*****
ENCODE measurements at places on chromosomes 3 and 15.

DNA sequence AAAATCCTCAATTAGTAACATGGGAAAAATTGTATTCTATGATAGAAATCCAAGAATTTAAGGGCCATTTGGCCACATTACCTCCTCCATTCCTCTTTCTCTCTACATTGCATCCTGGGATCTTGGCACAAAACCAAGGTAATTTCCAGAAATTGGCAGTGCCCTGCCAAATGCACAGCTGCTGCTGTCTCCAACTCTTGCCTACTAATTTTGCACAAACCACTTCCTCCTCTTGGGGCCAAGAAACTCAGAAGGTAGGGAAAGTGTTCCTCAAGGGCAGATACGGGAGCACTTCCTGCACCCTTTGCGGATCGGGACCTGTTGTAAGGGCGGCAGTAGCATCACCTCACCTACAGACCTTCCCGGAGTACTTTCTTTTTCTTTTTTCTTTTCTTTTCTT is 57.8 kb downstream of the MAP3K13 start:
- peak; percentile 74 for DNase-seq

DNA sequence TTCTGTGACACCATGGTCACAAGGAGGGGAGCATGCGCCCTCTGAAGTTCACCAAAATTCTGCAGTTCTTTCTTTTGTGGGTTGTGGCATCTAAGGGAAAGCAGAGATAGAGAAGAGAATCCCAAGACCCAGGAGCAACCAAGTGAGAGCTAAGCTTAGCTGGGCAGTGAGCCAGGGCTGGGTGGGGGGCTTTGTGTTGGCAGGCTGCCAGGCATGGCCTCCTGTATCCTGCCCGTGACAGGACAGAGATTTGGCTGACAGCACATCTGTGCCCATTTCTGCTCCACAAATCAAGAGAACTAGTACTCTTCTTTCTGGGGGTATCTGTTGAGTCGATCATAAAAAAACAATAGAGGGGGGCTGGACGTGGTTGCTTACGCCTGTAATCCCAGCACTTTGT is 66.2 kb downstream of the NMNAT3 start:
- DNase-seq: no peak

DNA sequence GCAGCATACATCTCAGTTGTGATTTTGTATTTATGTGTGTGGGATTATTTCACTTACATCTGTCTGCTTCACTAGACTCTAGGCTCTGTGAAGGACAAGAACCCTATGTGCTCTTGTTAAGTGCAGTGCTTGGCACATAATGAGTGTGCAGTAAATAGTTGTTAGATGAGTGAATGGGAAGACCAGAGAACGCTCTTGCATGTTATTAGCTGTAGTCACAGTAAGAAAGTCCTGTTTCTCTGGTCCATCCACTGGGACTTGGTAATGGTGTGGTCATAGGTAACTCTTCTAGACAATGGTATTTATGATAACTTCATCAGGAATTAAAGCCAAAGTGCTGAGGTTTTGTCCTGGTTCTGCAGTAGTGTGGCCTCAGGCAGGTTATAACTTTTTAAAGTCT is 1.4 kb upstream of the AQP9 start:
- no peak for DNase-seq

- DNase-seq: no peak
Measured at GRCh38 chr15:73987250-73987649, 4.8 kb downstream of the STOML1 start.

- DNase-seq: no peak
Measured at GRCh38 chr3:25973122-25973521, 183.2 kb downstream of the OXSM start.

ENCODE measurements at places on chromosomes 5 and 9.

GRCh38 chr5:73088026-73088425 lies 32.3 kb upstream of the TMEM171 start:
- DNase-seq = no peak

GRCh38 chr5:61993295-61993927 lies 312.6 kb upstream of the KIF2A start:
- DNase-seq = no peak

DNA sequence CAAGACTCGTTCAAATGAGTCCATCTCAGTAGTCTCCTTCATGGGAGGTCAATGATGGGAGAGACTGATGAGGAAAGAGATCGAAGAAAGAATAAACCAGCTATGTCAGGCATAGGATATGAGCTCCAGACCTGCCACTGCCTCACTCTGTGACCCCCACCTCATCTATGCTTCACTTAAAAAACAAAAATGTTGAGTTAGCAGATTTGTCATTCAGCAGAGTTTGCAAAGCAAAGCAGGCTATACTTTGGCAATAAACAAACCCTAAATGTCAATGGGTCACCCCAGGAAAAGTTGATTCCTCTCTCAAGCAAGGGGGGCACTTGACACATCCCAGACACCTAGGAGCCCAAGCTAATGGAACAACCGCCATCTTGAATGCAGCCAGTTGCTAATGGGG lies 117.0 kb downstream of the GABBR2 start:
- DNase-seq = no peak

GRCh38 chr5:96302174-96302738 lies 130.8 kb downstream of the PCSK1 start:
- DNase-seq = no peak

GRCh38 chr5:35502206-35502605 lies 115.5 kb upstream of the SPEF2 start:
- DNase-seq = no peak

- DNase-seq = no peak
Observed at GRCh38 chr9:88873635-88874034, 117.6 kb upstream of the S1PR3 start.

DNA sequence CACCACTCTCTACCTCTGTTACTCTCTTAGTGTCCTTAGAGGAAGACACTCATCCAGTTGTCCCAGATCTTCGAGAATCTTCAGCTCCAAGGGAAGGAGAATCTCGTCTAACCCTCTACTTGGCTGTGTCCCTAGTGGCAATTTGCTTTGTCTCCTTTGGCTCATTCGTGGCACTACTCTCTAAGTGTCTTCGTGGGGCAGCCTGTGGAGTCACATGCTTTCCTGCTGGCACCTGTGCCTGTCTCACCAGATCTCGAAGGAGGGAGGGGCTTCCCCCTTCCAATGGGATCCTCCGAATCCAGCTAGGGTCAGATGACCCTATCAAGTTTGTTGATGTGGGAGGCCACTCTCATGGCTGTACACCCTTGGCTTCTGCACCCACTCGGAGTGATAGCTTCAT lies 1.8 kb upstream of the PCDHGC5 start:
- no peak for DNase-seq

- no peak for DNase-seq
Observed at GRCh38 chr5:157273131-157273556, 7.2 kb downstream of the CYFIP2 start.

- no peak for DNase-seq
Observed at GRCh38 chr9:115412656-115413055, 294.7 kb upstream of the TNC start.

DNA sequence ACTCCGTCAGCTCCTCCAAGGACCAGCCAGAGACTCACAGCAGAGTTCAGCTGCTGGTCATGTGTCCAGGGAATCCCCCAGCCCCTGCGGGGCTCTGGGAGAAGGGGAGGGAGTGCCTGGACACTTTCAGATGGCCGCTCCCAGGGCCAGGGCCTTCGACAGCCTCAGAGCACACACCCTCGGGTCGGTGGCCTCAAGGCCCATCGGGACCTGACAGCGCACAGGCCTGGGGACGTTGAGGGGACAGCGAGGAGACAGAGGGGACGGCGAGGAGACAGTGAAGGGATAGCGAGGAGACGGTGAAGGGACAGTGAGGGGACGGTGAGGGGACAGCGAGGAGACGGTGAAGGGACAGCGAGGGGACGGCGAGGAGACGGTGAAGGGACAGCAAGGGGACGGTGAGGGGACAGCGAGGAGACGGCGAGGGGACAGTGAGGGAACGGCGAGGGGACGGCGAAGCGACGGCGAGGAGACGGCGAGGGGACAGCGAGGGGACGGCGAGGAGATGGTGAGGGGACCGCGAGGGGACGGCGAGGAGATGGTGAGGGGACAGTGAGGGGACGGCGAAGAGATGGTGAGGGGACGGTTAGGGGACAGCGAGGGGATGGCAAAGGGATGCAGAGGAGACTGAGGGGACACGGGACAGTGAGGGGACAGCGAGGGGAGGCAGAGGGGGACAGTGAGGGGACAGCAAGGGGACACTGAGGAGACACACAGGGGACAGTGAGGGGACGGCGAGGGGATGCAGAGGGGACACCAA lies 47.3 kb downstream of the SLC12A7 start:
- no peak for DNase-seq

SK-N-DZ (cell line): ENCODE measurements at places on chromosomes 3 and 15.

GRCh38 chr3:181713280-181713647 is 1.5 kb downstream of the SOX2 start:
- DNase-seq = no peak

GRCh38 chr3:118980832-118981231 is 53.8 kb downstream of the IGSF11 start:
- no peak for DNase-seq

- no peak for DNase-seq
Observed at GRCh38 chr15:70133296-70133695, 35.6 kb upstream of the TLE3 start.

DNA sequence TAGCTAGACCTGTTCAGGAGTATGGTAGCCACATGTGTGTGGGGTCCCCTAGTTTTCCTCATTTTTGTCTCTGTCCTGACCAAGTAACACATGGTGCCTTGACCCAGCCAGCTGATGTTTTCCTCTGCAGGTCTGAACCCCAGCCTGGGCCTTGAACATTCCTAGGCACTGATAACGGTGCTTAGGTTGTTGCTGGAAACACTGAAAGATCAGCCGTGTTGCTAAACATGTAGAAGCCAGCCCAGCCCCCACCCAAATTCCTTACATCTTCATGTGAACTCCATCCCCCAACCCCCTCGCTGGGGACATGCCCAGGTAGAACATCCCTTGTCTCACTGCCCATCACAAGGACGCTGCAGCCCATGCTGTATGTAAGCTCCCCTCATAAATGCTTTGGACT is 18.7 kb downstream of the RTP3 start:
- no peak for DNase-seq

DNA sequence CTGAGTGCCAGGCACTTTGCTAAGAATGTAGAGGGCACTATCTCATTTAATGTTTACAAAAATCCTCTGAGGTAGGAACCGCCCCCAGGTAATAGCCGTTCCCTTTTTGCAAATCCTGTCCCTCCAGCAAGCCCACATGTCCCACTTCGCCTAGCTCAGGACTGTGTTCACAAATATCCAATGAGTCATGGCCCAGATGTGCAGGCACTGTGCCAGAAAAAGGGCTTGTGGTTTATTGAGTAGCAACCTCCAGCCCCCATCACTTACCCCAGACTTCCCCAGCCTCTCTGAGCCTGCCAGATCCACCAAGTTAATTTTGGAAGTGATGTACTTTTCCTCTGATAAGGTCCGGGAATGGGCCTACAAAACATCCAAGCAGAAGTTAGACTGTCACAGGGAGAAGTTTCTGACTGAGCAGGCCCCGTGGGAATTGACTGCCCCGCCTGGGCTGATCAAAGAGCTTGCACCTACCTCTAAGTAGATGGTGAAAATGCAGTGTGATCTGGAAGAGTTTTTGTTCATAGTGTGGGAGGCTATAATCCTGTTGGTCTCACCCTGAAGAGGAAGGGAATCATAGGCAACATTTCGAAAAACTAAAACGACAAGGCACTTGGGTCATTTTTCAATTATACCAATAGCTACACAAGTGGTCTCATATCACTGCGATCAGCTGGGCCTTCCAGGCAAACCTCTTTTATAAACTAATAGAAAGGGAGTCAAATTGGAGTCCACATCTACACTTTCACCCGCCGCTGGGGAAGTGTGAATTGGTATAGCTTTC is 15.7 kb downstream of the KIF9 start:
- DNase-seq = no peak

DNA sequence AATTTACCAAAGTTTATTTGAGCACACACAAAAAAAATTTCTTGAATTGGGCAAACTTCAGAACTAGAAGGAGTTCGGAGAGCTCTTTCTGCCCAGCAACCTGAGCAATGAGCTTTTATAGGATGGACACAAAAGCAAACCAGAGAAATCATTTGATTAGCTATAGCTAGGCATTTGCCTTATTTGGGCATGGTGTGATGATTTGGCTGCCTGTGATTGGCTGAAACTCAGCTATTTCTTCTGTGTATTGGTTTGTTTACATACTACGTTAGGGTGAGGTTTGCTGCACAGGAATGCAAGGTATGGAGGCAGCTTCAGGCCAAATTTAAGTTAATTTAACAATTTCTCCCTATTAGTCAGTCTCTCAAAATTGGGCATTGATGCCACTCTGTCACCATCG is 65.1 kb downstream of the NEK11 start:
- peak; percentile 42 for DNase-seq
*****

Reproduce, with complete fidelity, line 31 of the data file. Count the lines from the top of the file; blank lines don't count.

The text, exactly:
DNA sequence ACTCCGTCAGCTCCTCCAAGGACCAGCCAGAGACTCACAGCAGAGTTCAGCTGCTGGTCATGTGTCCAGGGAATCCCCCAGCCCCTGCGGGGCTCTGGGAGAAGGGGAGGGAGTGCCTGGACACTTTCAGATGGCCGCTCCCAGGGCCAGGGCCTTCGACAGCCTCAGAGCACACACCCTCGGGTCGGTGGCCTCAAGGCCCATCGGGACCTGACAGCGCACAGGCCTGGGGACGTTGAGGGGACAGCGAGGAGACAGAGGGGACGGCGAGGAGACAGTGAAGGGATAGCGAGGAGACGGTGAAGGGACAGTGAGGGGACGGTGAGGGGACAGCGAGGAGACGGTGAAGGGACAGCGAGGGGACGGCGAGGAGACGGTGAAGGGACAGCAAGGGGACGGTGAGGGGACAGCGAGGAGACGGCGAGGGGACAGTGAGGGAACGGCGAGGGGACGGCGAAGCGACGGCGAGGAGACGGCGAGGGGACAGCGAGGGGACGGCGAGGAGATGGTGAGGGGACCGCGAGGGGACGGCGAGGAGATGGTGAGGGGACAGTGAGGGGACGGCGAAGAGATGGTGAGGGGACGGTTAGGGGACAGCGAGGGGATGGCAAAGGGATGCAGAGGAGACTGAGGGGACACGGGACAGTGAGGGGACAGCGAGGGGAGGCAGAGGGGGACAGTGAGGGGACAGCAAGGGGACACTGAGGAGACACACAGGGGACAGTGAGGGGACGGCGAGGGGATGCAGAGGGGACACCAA lies 47.3 kb downstream of the SLC12A7 start: